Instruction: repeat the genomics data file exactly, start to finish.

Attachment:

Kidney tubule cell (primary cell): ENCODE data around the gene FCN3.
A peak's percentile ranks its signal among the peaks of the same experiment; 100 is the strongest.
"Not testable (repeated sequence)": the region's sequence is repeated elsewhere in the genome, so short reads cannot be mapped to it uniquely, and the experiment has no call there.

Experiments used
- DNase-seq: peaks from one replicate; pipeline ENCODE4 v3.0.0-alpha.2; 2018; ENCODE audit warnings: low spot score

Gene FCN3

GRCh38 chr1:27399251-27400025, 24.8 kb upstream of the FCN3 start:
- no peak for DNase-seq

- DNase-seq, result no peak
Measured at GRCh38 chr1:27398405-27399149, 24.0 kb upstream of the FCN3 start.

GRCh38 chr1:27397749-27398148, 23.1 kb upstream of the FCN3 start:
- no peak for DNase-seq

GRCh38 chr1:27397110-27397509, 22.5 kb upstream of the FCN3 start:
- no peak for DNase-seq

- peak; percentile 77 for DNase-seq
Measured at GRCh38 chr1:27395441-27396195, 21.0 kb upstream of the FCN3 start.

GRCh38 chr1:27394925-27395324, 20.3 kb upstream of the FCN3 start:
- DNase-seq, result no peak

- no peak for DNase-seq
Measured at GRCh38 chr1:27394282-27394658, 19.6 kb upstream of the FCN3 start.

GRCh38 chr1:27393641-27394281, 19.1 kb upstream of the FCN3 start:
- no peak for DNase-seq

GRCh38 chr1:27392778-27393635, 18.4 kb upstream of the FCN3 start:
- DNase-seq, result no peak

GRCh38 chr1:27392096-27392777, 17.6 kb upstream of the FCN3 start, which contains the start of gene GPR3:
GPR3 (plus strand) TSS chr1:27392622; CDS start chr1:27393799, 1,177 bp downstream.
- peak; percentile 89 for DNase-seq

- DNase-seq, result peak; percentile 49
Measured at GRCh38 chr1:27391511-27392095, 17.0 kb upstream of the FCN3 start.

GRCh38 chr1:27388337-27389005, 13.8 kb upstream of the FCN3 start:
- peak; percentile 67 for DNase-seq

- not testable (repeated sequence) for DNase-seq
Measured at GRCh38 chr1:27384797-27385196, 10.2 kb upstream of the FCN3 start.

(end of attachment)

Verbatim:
Kidney tubule cell (primary cell): ENCODE data around the gene FCN3.
A peak's percentile ranks its signal among the peaks of the same experiment; 100 is the strongest.
"Not testable (repeated sequence)": the region's sequence is repeated elsewhere in the genome, so short reads cannot be mapped to it uniquely, and the experiment has no call there.

Experiments used
- DNase-seq: peaks from one replicate; pipeline ENCODE4 v3.0.0-alpha.2; 2018; ENCODE audit warnings: low spot score

Gene FCN3

GRCh38 chr1:27399251-27400025, 24.8 kb upstream of the FCN3 start:
- no peak for DNase-seq

- DNase-seq, result no peak
Measured at GRCh38 chr1:27398405-27399149, 24.0 kb upstream of the FCN3 start.

GRCh38 chr1:27397749-27398148, 23.1 kb upstream of the FCN3 start:
- no peak for DNase-seq

GRCh38 chr1:27397110-27397509, 22.5 kb upstream of the FCN3 start:
- no peak for DNase-seq

- peak; percentile 77 for DNase-seq
Measured at GRCh38 chr1:27395441-27396195, 21.0 kb upstream of the FCN3 start.

GRCh38 chr1:27394925-27395324, 20.3 kb upstream of the FCN3 start:
- DNase-seq, result no peak

- no peak for DNase-seq
Measured at GRCh38 chr1:27394282-27394658, 19.6 kb upstream of the FCN3 start.

GRCh38 chr1:27393641-27394281, 19.1 kb upstream of the FCN3 start:
- no peak for DNase-seq

GRCh38 chr1:27392778-27393635, 18.4 kb upstream of the FCN3 start:
- DNase-seq, result no peak

GRCh38 chr1:27392096-27392777, 17.6 kb upstream of the FCN3 start, which contains the start of gene GPR3:
GPR3 (plus strand) TSS chr1:27392622; CDS start chr1:27393799, 1,177 bp downstream.
- peak; percentile 89 for DNase-seq

- DNase-seq, result peak; percentile 49
Measured at GRCh38 chr1:27391511-27392095, 17.0 kb upstream of the FCN3 start.

GRCh38 chr1:27388337-27389005, 13.8 kb upstream of the FCN3 start:
- peak; percentile 67 for DNase-seq

- not testable (repeated sequence) for DNase-seq
Measured at GRCh38 chr1:27384797-27385196, 10.2 kb upstream of the FCN3 start.